Wednesday, September 30, 2009
Visiting is an integral part of the culture - almost every night someone comes over to visit or we go out to visit. The men go to cafes, and the women visit each other's houses. The other day I thought we were going to Skopje, but instead my family took me with them to visit Suhadet's cousin, who lives out in the country on a farm. Her house was more traditional than the one I live in here in Cherkeze, with no furniture and just cushions around the outside of the room. She had a huge garden and showed me what she's done so far to prepare for winter. Under the eaves upstairs were a large quantity of potatoes, onions and garlic that had been woven into braids, white beans, and dried peppers. Under the stairs were her jars of Ajvar along with some homemade sok - some kind of soda made with cherries. Her hospitality, like that of everyone's here,was wonderful. Mind you, she did have a refrigerator but everything else was fixed on or in her wood stove. First she brought us a glass of some kind of soft drink, which are served everywhere and all the time in Macedonia, along with some candy. This was closely followed by Turkish coffee, which I love, and cookies. After a couple of hours visiting we ate dinner. They brought out the round table she uses for rolling dough and making phyllo which is about 9 inches off the ground. In deference to my stiff Yankee ways, they also brought out a small stool for me to sit out. She had made fresh round loaves of bread, a chopped tomato and onion salad, and white bean soup with some sausage floating in it. The bread is perfect not only for soaking up the soup, but also for dipping in the juices left from the lucious ripe tomatoes. It was all delicious. Then we cleaned up the table and dishes and dessert came out - baked potatoes which we peeled and dipped in salt. It was a lovely dinner and a treat to see a real working Albanian/Macedonian farm. And speaking of that, the town that I live in is all Albanian. It is a source of a great deal of pride for Albanians to say they are from the Country of Macedonian, but they are Albanian. For me, I get to see two cultures at once!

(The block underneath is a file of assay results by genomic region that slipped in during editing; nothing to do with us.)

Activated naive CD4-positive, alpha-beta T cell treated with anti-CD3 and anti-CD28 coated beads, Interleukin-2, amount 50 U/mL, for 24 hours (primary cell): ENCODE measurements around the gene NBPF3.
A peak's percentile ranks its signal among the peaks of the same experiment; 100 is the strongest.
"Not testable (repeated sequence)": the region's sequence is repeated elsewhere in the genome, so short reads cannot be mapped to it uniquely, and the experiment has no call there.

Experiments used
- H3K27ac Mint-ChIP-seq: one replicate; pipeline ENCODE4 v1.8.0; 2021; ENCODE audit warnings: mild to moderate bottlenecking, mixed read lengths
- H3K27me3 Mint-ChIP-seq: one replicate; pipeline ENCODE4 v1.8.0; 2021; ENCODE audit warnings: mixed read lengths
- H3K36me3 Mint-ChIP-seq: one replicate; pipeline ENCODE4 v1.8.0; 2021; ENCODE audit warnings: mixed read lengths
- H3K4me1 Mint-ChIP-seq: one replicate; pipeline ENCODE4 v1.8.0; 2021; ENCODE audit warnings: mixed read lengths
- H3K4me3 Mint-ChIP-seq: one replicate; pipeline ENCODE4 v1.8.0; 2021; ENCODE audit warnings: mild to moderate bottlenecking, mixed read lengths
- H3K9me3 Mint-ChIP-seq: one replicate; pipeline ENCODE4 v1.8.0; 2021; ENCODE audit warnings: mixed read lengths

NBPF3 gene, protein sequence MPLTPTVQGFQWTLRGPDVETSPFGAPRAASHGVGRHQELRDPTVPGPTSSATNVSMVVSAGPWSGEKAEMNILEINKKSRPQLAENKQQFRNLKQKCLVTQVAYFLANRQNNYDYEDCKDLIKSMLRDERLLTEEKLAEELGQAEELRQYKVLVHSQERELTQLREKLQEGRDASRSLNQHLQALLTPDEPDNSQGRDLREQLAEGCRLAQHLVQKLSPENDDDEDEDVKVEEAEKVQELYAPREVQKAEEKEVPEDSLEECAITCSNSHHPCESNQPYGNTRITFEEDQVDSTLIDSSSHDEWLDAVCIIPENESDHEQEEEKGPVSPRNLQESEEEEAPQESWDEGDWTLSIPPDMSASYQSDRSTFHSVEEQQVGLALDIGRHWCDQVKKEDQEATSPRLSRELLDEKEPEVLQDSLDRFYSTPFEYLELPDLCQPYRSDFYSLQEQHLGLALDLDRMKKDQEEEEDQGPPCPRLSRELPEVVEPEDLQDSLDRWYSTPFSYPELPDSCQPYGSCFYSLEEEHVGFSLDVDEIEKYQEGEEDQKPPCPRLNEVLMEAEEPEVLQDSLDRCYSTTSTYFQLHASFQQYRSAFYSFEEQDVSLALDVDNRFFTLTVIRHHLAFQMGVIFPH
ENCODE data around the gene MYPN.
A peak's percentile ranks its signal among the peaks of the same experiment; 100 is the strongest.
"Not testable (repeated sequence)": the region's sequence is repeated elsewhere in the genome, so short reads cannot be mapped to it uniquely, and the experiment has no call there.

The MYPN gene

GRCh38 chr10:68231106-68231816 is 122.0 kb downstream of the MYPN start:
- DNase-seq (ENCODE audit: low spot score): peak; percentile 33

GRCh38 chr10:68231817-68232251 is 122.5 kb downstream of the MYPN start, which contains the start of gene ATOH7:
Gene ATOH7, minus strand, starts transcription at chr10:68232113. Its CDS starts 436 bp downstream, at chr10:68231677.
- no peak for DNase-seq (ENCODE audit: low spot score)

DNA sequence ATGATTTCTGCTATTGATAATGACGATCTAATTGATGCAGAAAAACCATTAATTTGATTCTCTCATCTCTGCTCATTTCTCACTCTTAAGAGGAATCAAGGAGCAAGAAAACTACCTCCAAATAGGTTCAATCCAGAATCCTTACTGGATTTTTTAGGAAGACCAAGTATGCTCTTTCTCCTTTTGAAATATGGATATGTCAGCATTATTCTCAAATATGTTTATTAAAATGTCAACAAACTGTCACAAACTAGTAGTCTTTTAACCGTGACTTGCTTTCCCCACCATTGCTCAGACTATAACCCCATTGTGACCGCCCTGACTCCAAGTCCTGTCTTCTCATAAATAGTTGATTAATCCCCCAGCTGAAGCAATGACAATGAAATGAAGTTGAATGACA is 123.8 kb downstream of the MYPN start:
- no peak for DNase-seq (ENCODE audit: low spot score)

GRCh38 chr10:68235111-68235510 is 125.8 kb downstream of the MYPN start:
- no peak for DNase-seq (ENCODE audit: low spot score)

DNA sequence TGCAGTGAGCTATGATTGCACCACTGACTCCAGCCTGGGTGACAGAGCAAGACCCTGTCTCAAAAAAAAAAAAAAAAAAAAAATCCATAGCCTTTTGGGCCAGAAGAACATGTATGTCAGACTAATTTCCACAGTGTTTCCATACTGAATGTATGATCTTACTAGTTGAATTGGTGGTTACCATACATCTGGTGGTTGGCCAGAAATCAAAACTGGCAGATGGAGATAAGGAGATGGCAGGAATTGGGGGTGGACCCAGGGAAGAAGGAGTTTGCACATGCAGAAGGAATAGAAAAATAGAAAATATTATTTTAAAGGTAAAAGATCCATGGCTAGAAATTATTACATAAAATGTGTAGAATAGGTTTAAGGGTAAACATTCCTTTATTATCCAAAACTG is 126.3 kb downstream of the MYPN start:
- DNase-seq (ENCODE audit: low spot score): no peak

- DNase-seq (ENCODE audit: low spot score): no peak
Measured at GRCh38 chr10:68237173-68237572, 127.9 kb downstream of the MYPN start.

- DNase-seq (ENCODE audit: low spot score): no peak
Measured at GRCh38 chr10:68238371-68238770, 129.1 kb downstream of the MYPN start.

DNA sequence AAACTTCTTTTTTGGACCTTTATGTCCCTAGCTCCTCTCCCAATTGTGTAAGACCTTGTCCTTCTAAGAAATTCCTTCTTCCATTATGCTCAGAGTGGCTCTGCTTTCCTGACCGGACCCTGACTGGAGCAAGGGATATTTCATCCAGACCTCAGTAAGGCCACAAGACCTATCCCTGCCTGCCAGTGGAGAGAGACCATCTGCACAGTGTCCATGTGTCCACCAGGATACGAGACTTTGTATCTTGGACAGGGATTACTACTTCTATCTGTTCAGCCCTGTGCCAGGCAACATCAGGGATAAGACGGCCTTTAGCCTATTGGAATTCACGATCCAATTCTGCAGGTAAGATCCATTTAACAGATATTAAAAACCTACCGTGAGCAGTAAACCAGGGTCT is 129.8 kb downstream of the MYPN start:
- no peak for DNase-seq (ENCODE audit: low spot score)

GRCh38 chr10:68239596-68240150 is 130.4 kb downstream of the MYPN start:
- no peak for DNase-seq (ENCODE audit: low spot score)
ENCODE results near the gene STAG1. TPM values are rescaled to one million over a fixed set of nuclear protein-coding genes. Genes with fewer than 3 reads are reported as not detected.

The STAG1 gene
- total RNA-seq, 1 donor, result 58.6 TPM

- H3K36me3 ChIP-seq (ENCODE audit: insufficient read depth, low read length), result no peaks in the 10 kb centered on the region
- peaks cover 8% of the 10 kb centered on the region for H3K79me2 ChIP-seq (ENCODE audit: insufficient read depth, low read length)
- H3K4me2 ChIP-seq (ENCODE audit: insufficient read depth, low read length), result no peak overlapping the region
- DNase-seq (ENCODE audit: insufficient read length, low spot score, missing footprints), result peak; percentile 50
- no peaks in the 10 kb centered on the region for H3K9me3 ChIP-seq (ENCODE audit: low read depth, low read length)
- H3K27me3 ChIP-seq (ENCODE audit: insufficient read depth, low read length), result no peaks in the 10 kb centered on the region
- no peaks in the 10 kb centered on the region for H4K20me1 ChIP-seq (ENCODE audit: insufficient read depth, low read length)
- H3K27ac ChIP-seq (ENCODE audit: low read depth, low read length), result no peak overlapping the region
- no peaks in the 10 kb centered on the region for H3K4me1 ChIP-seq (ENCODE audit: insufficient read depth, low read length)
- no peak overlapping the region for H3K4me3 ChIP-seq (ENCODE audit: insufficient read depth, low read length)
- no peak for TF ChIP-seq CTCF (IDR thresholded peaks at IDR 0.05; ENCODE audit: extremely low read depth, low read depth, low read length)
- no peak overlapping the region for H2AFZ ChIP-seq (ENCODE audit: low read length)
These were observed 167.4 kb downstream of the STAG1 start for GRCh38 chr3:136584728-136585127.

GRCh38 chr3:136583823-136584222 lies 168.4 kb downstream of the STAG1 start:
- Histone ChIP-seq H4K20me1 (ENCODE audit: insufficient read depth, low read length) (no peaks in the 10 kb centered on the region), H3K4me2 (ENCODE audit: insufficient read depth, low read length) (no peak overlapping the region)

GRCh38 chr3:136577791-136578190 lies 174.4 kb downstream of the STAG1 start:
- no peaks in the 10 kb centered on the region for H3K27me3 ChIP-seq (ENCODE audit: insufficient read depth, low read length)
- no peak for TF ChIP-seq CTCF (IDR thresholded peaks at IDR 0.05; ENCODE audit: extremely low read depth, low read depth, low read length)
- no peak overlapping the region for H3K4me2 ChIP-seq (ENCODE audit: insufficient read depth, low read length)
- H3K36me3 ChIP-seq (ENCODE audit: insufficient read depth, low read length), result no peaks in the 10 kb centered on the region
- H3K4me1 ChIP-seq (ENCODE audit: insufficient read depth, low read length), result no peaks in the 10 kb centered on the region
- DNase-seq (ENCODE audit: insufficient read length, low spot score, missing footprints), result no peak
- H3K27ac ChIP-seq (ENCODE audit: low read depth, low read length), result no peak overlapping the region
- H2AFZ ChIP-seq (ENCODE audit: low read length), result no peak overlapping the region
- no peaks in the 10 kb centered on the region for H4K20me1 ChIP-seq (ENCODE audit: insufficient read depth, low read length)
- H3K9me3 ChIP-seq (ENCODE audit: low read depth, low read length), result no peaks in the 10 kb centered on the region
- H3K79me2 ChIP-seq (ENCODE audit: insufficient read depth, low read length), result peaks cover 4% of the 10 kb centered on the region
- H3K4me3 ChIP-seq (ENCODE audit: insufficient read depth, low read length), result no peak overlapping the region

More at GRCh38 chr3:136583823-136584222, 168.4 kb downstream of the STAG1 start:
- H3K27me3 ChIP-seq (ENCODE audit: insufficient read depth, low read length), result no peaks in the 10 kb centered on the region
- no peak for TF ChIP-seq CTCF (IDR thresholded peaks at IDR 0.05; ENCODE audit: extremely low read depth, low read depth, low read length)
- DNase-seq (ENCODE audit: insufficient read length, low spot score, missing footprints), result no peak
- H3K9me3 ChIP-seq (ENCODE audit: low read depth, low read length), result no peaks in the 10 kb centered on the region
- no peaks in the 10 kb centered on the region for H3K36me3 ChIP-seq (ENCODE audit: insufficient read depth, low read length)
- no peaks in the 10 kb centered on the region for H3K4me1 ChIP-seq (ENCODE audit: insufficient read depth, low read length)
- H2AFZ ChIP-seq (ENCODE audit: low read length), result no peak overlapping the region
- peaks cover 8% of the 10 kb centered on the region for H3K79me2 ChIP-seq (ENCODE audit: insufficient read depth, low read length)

Posted by Candice Wiggum at 5:31 AM